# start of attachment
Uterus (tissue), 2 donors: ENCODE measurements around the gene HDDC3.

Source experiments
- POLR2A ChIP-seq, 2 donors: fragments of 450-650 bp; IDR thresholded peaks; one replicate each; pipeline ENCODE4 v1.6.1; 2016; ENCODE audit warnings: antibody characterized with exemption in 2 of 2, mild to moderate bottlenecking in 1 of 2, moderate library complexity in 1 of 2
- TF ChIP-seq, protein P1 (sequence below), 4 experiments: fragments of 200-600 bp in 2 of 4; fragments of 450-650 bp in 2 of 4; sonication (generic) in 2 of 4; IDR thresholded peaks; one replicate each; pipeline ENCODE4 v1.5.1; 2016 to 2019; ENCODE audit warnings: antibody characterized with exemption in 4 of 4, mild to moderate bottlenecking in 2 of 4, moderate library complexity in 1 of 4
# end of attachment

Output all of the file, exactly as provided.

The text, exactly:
Uterus (tissue), 2 donors: ENCODE measurements around the gene HDDC3.

Source experiments
- POLR2A ChIP-seq, 2 donors: fragments of 450-650 bp; IDR thresholded peaks; one replicate each; pipeline ENCODE4 v1.6.1; 2016; ENCODE audit warnings: antibody characterized with exemption in 2 of 2, mild to moderate bottlenecking in 1 of 2, moderate library complexity in 1 of 2
- TF ChIP-seq, protein P1 (sequence below), 4 experiments: fragments of 200-600 bp in 2 of 4; fragments of 450-650 bp in 2 of 4; sonication (generic) in 2 of 4; IDR thresholded peaks; one replicate each; pipeline ENCODE4 v1.5.1; 2016 to 2019; ENCODE audit warnings: antibody characterized with exemption in 4 of 4, mild to moderate bottlenecking in 2 of 4, moderate library complexity in 1 of 4